Figure out where you’ve spent money in the past: Use your bank and credit card statements from the last few months to understand where your money typically goes. To do this, create categories such as food, restaurants, and mortgage and jot down how much you’ve spent in each category.

Get rid of non-essential expenses: Once you’ve categorized your spending, it’s time to cut non-essential expenses like morning Starbucks runs or your cable subscription from your budget. Non-essential expenses are anything you can live without.

List your new bare-bones expenses and add them up: Now, you’ll create a bare-bones budget based on the expenses you can’t cut such as your mortgage or rent payments, utilities, and groceries. This new bare-bones budget should leave you with more money to throw at your debt each month.

Keep in mind that sticking to a bare-bones budget is a temporary situation. Once you pay off your debt, you can add non-essentials back into your budget.

4. Credit card balance transfers

If you’re struggling with a lot of credit card debt, a credit card balance transfer may be a good idea. A credit card balance transfer is a type of debt consolidation where you transfer your high-interest credit card balances to a new credit card with a lower interest rate.

There are some balance transfer cards that offer a 0% APR for a limited time period so if you go this route, be on the lookout for these types of cards.  By transferring balances from multiple credit cards to one, you can benefit from a single manageable payment and save big on interest.

If you decide to use a credit card balance transfer to help you pay off your debt faster, make sure you understand all the fees that may be associated with it. Most cards have balance transfer fees that are between 3% and 5% of the transferred amount. This will increase the total balance you need to pay off.

Also, consider the length of time it will take you to pay down the balance. Let’s say you find a card with a 0% introductory APR offer for 15 months. If you don’t feel confident that you can pay off your credit card debt in 15 months, this card is probably not a good option as its interest rate will likely increase significantly after 15 months.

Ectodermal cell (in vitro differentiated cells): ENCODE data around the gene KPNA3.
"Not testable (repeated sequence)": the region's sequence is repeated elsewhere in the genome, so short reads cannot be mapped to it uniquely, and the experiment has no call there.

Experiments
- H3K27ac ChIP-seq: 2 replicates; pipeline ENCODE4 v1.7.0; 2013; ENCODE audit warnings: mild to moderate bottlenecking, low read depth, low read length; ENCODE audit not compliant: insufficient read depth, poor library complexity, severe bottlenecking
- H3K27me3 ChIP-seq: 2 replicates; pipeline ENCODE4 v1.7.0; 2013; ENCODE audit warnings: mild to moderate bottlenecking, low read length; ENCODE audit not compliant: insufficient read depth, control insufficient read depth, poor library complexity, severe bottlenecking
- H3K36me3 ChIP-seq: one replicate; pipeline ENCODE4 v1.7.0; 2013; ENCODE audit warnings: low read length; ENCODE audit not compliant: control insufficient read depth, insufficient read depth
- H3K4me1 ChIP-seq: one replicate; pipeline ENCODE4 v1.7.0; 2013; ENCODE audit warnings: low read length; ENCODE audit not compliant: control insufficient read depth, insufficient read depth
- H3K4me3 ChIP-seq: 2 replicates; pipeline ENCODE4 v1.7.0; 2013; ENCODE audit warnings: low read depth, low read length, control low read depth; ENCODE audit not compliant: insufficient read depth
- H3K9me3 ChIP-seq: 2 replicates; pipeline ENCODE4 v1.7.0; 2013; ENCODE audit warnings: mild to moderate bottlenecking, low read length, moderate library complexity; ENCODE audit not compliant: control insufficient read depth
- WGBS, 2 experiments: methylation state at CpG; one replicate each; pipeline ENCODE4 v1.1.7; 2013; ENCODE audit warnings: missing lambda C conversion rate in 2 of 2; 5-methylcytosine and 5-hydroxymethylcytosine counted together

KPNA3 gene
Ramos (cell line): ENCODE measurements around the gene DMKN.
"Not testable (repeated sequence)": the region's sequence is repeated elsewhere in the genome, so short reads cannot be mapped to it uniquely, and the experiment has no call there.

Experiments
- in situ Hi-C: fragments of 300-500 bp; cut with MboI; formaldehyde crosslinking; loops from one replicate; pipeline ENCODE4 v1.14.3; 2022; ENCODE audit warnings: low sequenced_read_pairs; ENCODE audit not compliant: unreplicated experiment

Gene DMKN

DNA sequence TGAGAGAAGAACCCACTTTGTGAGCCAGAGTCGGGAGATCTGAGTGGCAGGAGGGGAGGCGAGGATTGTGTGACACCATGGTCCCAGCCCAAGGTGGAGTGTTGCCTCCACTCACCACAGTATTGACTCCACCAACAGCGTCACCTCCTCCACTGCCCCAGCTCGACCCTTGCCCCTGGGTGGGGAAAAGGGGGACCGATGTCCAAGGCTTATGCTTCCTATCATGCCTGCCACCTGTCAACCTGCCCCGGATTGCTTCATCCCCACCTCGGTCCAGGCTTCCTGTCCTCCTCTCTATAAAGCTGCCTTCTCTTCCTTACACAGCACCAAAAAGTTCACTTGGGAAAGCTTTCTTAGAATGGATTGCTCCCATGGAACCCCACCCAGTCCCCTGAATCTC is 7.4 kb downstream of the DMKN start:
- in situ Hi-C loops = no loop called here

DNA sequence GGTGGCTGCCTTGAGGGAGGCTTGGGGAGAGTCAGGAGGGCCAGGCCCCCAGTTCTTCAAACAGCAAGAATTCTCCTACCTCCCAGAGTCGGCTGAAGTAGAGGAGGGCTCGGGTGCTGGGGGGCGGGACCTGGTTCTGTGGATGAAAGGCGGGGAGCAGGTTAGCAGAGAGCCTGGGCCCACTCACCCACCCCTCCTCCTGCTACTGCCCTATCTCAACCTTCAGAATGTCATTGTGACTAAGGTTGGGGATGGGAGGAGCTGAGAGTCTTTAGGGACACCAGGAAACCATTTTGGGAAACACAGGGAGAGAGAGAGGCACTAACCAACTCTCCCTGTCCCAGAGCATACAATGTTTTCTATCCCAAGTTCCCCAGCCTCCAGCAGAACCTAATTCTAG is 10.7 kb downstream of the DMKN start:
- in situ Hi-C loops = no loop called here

If you opt for a credit card balance transfer, don’t use the card for new spending as the 0% APR won’t apply to new purchases and you may dig yourself deeper into debt.

Related: Here’s What People Mean When They Talk About “Good Debt vs. Bad Debt”

5. Find extra money in your budget to put towards debt

Even if you don’t have a high income, you can find extra money in your budget to put toward debt using a few different tools.

Trim is an app that can help you negotiate your bills so you can save more money. With Trim, you can also cancel unwanted subscriptions and earn cash back while shopping.

Truebill is another app that can identify and cancel unwanted subscriptions and reduce your bills. It can also help you collect refunds for fees and outages and find better deals on the services you currently use.

The goal of the Billshark app is to help you reduce the amount of money you spend on your bills. Billshark negotiates bills for subscription-based services like cable television, internet access, and home security.

6. Sell your stuff

It’s likely that you have stuff sitting around your house that you don’t need or want. If you come across a CD, game, book, or electronics item that you know you won’t use again, sell it on Decluttr. If you find any clothes that you no longer wear, you can use thredUP, Poshmark, or Tradesy to sell them.

Craigslist, Facebook Marketplace, and yard sales are other options if you prefer to sell locally. Once you sell your stuff, put the money you’ve earned toward your debt.

7. Find a side hustle

If you work a full-time job, figure out how you can use it to earn extra money. For instance, you may want to ask for a raise or take on extra shifts. If these aren’t an option, a side hustle or a job you can work in addition to your full-time job can be a great idea.